Marvin Miller, the great labor leader, died this week, and it has caused a ripple of hyperbole among sports journalists. This morning I was listening to MLB Radio while Peter Gammons, a journalist I very much admire and respect, refered to pre-Millerian baseball as a “plantation.” That is, the players were slaves, and Marvin Miller is a modern day Lincoln emancipating them from the suppression of their owners. Utter nonsense, of course. Baseball players prior to 1976 (when they finally got free agency) made a reasonable living playing a game. If they didn’t like their situation, they were always free to, you know, get a real job like the rest of us.
The minimum salary for players in 1966, the year Miller became the head of the players union, was $6,000. The average was $19,000. That’s for a job that consumed only two-thirds of the year. The average annual salary for Americans in 1966 was $6,900. So the average ballplayer was making nearly triple what he could expect to make in the real world. Not too bad, really.
I’m not trying to make Miller a villain. I believe ball players deserve the right to choose who to play for and for what amount. Just don’t try to convince me the players had it so bad before.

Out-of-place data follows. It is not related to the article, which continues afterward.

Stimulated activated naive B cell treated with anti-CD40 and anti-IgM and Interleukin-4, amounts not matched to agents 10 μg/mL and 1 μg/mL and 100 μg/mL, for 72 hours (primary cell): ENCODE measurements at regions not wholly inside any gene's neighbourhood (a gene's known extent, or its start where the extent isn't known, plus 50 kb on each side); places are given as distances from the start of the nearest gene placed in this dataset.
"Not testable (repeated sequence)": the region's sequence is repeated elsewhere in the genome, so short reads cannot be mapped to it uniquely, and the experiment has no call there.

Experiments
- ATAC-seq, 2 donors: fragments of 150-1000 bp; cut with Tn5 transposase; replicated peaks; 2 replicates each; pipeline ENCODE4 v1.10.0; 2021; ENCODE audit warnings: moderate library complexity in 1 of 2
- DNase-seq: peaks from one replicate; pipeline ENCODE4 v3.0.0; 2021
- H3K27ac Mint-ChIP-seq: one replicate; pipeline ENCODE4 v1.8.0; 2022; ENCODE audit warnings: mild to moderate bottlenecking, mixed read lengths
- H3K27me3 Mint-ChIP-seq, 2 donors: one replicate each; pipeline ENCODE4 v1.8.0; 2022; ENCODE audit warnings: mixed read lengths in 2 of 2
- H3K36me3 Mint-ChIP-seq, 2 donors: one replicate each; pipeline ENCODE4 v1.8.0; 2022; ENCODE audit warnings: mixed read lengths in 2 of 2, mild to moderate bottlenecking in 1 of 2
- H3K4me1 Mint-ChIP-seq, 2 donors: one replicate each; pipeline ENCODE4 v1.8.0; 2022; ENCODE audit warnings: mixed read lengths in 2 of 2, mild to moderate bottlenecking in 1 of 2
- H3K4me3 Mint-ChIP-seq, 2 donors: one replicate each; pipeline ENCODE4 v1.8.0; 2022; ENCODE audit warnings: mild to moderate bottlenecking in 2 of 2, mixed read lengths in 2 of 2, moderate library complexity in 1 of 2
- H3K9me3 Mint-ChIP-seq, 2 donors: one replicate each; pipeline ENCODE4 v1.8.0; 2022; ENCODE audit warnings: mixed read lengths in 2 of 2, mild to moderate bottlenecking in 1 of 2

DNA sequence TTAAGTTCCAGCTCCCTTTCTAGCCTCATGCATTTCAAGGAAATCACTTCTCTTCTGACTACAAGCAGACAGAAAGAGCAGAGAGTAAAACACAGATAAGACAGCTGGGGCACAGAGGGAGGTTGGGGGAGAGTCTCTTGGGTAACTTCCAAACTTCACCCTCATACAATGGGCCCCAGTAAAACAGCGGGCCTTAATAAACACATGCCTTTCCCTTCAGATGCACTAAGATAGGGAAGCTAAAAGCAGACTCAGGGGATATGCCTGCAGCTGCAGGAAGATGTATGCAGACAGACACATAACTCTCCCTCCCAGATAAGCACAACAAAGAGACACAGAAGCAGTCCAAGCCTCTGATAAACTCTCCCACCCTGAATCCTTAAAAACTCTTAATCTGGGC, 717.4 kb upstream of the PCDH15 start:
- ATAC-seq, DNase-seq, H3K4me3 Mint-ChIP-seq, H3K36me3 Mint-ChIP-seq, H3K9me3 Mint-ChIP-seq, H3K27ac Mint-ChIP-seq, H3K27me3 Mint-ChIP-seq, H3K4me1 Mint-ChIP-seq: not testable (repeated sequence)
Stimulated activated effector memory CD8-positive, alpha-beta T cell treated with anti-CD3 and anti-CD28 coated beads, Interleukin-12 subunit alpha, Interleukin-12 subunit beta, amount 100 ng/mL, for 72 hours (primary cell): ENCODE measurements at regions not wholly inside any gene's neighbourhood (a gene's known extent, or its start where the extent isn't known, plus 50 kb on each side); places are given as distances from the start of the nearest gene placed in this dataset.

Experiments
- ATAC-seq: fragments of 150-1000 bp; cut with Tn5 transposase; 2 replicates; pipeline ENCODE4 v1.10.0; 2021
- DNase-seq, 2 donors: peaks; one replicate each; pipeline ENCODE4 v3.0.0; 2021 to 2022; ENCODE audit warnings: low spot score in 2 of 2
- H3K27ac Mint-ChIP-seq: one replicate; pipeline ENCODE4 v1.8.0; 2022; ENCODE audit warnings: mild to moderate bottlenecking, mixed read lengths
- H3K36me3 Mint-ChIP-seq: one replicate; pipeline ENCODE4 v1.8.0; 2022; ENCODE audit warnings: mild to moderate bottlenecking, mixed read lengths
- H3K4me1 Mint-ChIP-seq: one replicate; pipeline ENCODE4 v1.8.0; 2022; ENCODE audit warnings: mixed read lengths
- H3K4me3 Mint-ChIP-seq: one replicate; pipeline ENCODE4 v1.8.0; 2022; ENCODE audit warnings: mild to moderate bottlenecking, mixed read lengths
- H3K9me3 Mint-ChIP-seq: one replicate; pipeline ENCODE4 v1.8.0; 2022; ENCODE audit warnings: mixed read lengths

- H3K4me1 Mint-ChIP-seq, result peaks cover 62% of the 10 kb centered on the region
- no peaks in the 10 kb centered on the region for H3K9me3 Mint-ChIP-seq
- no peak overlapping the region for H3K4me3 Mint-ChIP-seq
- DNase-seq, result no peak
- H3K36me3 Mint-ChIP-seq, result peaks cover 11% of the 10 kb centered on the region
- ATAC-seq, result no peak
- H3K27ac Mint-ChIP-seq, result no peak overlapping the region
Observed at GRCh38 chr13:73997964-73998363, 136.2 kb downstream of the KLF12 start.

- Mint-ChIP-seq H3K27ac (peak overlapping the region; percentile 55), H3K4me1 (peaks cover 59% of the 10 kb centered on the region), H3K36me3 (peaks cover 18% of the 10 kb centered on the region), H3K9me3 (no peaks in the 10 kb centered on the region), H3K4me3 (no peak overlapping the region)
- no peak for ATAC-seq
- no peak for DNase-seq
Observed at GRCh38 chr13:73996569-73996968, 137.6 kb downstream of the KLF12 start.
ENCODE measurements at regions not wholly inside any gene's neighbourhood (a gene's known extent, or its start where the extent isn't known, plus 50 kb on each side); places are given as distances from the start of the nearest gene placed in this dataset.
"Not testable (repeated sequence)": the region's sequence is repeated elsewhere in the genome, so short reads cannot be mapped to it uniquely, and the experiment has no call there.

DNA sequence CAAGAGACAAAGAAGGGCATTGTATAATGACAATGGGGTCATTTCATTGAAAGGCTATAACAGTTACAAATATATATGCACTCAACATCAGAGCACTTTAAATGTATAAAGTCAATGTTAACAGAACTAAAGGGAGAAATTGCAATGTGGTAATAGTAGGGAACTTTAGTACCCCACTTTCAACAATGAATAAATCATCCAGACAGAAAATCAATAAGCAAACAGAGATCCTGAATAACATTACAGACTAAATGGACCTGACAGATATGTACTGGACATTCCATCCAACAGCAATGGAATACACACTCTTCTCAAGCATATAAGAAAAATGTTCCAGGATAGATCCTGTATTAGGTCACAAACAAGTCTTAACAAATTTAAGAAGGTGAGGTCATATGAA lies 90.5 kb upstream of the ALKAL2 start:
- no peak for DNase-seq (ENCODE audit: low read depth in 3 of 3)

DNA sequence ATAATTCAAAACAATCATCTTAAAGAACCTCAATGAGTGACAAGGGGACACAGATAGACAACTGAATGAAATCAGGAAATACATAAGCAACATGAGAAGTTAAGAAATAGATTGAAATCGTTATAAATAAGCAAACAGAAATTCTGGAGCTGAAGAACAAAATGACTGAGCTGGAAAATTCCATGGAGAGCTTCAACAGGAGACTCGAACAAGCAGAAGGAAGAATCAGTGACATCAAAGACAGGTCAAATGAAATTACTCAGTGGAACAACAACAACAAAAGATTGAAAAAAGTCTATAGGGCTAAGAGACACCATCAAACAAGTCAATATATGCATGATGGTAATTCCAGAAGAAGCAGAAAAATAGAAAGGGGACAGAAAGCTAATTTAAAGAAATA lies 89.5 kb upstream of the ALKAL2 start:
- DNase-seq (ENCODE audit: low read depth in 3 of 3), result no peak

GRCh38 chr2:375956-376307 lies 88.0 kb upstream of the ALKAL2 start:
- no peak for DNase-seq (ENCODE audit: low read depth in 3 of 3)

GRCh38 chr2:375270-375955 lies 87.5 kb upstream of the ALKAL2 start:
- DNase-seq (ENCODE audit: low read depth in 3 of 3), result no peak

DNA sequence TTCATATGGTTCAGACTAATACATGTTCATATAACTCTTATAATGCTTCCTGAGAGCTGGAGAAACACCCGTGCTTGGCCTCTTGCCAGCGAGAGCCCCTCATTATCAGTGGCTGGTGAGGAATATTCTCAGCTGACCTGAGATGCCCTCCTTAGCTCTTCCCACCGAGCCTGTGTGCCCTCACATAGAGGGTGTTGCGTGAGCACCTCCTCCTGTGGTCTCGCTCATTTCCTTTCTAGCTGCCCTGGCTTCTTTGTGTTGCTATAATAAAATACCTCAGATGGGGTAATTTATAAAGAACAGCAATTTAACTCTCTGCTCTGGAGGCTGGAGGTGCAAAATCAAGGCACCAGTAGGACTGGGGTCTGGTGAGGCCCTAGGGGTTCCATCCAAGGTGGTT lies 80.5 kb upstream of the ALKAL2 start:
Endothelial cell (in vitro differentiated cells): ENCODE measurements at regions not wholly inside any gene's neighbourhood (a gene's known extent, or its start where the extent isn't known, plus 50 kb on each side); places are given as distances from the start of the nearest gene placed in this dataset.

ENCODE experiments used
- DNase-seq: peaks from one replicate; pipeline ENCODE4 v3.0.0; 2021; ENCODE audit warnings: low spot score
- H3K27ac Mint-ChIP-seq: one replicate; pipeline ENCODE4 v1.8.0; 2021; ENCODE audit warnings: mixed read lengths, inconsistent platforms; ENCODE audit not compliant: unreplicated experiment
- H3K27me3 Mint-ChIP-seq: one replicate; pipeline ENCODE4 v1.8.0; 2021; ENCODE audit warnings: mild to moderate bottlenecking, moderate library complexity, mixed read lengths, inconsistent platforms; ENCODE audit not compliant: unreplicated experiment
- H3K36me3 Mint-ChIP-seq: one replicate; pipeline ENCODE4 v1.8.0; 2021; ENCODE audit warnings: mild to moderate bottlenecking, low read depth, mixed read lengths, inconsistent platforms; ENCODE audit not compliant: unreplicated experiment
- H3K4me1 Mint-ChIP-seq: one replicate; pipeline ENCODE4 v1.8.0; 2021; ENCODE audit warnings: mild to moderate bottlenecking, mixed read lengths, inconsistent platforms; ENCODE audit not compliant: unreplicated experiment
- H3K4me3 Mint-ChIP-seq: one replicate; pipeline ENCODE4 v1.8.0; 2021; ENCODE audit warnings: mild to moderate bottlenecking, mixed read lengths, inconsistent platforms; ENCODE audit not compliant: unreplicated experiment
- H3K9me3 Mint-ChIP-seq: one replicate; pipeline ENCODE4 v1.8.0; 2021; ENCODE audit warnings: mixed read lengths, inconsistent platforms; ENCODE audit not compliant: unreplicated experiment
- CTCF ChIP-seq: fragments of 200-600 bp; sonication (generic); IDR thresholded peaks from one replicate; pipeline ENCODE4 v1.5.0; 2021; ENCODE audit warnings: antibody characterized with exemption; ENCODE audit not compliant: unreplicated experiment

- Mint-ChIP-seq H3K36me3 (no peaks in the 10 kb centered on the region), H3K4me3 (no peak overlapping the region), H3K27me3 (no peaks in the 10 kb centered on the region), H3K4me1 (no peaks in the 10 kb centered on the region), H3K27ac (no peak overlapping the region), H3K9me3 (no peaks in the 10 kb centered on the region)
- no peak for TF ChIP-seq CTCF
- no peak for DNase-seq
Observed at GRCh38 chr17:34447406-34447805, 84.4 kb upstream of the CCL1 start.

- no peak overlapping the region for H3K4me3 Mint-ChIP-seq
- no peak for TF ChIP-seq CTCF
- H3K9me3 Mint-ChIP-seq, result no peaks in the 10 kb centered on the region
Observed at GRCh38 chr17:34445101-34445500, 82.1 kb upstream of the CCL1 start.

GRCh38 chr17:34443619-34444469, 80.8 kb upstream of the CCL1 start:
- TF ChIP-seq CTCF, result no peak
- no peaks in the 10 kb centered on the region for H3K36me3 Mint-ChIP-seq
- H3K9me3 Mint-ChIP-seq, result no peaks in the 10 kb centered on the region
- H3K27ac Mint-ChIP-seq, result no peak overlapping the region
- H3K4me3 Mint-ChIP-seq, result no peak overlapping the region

And don’t expect me to jump for joy about creating a new class of millionaire. Let’s face it, someone is footing the bill for those huge salaries and it isn’t the owners. Still, as anyone would argue, no one is forcing the fans to support the sport. It’s a market-driven business like any other. And that’s fine.
Ballplayers are rich, thanks to Mr. Miller. But why should I care? It’s not as if these powerful unions for various sports have done one ounce of good for the cause of unions in general. While the athletes’ unions got stronger, the union movement in America was crushed.
The current average salary of even the team with the lowest payroll is almost $2 million (and for the Yankees the average salary is over $6 million), but let’s ask ourselves how often we see baseball players or any other professional athletes standing on the picket line with the auto workers or any other union? Jim Bunning, one of the ballplayers who brought Miller to baseball, has actively worked against the interests of working people as a conservative U.S. Senator. I’d like to know what his stance was when Ronald Reagan busted the Air Traffic Controllers Union in the early ’80s. My guess is he supported Reagan or kept his mouth shut; otherwise he wouldn’t have had the support of the Republican Party all these years.
So, yeah, it’s nice for the players that they have a strong union that gets them lots of money on the backs of the fans who support the teams. This is right. It’s the American way. Especially the part where they become millionaires and turn their backs on the labor movement in general.